2. More to the point, people don’t like to move around too much, and tend not to except under fairly extreme economic or political circumstances. It would probably make more sense to restrict the mobility of capital (ie, the opposite of “free trade” agreements ….) than to, in effect, say that people should be global nomads.

    Incomes in the US are being equalized downwards while in some places they are being equalized upwards. For sure there is some justice in this, but it’s odd to see US politicians promoting actions that reduce the incomes of US voters. I think it speaks to the non-functional status of “our” democracy that this can happen, let alone that a character like Obama can spearhead it. And that organized labor can’t stop it…..

    • It really is a matter of labor being put at a disadvantage. I see that changing in the near future and that will be a good thing. But yes, we need government support to make that happen.
      Closing off borders to goods is one way to do that, but there are others. Consciously recognizing what it takes to make a flexible workforce – which is to say free education and good unemployment benefits while in school for a new trade – would be essentially the same thing.

      • I hope you are right about the balance shifting! Totally agree on open access to education and training (not the same thing, perhaps). Allowing higher education to operate as a profit-maximizing industry has been disastrous. And just look at the unending scandals at the “University of Minnesota.”

  3. I don’t think this is a happy day for labor all around but I agree that people are at least pissed off about it and looking for a major change. Will anything happen or will this just fade out? I think it will fade like so many other things but I hope I am wrong.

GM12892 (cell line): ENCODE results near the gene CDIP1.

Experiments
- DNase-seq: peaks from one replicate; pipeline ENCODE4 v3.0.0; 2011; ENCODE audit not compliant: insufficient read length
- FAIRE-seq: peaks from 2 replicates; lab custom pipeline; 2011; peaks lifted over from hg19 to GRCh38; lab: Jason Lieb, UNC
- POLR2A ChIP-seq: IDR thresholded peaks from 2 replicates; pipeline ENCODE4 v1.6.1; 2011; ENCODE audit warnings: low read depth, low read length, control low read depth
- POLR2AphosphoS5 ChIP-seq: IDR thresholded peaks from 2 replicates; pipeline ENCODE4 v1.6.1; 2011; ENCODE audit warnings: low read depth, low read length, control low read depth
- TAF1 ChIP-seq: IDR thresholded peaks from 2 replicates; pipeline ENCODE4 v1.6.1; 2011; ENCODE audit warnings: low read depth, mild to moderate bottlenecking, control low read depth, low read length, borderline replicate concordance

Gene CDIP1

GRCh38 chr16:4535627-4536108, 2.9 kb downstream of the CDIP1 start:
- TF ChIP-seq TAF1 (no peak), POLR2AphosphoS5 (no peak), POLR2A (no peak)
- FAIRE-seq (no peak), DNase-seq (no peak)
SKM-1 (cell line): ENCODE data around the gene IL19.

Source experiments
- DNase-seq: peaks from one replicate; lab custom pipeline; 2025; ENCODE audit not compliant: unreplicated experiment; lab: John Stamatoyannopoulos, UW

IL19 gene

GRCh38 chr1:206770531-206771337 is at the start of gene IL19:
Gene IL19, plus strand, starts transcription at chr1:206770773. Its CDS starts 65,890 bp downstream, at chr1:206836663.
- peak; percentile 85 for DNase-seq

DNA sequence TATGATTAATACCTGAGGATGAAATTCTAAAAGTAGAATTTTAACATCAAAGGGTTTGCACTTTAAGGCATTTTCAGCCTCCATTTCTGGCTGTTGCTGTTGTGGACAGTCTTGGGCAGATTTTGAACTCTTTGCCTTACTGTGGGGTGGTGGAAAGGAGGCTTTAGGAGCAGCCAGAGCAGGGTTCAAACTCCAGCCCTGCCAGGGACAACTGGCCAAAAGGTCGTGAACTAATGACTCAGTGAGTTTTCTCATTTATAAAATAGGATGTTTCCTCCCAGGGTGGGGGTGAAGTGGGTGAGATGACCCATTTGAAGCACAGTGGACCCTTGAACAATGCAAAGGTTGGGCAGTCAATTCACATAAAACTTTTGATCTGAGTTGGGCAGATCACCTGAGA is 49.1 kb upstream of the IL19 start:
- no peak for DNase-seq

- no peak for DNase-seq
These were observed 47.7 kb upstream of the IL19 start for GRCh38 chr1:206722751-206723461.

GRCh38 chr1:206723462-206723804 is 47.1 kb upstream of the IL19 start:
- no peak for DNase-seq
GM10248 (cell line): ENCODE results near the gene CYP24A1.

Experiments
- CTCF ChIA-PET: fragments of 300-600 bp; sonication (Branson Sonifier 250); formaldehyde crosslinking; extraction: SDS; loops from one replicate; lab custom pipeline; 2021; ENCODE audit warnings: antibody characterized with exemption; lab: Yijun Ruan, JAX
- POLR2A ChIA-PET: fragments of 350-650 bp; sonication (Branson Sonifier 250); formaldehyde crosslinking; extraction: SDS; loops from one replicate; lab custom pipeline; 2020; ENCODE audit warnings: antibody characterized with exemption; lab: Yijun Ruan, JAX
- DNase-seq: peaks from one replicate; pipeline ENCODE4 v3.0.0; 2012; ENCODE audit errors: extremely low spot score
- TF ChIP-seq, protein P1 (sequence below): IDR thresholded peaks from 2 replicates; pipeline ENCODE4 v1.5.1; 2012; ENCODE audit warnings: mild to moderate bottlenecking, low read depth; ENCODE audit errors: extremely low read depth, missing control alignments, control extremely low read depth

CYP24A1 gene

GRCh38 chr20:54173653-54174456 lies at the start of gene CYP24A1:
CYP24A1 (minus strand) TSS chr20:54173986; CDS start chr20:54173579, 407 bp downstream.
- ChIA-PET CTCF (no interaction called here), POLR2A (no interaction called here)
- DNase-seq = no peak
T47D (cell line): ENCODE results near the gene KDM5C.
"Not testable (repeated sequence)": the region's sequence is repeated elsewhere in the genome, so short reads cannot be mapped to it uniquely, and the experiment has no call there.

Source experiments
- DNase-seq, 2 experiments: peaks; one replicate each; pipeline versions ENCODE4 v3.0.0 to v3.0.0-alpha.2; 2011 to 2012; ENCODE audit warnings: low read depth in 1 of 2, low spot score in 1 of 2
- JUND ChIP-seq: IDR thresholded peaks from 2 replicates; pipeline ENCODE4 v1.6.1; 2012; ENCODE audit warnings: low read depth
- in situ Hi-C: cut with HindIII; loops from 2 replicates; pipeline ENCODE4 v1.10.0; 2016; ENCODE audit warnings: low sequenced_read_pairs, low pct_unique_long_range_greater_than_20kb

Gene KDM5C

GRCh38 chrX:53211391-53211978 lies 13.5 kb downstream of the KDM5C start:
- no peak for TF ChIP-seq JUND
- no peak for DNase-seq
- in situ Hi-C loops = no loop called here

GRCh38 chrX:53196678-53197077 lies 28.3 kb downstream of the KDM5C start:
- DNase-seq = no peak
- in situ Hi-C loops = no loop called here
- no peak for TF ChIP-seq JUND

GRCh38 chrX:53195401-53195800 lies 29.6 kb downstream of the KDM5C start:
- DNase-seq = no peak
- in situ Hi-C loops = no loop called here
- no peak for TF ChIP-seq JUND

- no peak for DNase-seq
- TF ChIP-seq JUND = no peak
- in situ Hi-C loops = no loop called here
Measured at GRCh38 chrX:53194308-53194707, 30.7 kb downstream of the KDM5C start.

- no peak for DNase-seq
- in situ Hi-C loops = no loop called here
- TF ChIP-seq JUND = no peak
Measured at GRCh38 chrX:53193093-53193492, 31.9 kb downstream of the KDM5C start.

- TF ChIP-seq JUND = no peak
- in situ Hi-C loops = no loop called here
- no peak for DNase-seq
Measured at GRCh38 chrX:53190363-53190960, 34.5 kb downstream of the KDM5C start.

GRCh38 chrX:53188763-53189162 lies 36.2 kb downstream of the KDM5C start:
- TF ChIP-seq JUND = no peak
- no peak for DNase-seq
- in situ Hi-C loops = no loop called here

• I am still optimistic in the long run, but we still eat in the short run. We got this far from 2010, but we’re more than halfway through it from what I can tell.

  4. Any of the Democratic candidates would be good presidents, so long as Congress is led by Republican majorities. I would vote for Clinton, Biden, Sanders or O”Malley. Sen Klobachar would be good VP choice. Minn should try to get in the national spotlight again like back in the late 60s with Humphrey and McCarthy.

    Divided government and gridlock seems to produce good results.

    I would agree with liberal Democrats that Presidents Clinton and Obama were sell outs to many liberal causes. They were and have been too attuned to Wall Street and the 1%. They should have supported the Occupy Wall Street movement.

  5. “it has become universally accepted that wealth is created by investment.”

    This is the rabbit hole that capitalism has gone down.

  6. “Divided government and gridlock seems to produce good results.”

    Harry,

    For who? Certainly not the overwhelming majority of Americans. Then again it has worked extremely well for the financial elite. So I guess it depends on whose ox isn’t being gored.

  7. Pingback: Labor Day 2016 | Barataria - The work of Erik Hare